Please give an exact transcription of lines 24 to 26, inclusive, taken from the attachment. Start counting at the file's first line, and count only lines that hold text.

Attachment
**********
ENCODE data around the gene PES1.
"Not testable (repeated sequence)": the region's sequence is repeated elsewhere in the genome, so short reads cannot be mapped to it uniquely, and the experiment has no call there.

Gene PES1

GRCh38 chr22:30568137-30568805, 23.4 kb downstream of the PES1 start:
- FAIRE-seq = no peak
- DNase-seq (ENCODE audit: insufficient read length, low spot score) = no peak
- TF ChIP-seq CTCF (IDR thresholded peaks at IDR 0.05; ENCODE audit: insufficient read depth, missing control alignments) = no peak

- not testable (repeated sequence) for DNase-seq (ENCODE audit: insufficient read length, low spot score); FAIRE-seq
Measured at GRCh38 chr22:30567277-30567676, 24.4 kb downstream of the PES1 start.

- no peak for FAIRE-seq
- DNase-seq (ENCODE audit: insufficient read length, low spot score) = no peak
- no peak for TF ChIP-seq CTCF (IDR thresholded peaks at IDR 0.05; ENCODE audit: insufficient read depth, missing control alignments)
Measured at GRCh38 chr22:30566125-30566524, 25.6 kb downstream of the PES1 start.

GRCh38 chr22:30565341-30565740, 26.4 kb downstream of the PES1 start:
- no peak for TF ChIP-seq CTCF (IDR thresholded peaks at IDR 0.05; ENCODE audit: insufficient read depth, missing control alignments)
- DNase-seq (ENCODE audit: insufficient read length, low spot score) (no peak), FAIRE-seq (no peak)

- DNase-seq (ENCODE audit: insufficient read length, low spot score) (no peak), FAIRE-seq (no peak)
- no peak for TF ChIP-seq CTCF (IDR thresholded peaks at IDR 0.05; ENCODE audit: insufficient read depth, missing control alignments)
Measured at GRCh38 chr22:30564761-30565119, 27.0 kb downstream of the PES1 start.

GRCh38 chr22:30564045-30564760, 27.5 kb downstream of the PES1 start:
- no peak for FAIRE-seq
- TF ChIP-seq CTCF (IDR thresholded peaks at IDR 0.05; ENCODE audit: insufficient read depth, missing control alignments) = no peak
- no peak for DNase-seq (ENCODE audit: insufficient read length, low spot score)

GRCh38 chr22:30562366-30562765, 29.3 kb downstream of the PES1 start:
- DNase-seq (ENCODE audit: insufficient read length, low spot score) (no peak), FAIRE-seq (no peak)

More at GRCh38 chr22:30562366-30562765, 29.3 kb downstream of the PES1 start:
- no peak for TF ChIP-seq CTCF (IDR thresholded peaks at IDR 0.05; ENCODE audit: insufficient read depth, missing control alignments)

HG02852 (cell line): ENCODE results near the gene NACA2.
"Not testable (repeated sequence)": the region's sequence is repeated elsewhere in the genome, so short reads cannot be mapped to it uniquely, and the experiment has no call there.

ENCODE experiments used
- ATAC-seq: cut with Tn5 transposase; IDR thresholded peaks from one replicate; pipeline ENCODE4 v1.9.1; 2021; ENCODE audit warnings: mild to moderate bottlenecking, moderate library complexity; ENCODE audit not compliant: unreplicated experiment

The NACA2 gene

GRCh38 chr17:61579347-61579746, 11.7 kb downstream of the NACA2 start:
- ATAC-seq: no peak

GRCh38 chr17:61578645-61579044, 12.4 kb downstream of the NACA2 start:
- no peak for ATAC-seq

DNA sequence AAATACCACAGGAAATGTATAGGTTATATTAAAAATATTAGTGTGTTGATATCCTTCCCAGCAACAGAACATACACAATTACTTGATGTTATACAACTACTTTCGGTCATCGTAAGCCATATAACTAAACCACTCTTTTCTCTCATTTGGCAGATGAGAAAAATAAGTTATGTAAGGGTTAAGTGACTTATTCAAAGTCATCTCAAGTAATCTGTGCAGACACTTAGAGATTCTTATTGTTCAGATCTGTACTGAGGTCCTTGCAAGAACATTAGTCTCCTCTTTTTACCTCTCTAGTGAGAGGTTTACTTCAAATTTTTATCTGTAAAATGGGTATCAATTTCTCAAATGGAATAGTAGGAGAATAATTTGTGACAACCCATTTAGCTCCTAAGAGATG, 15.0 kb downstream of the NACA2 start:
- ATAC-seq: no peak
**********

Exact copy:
GRCh38 chr22:30562366-30562765, 29.3 kb downstream of the PES1 start:
- DNase-seq (ENCODE audit: insufficient read length, low spot score) (no peak), FAIRE-seq (no peak)

More at GRCh38 chr22:30562366-30562765, 29.3 kb downstream of the PES1 start: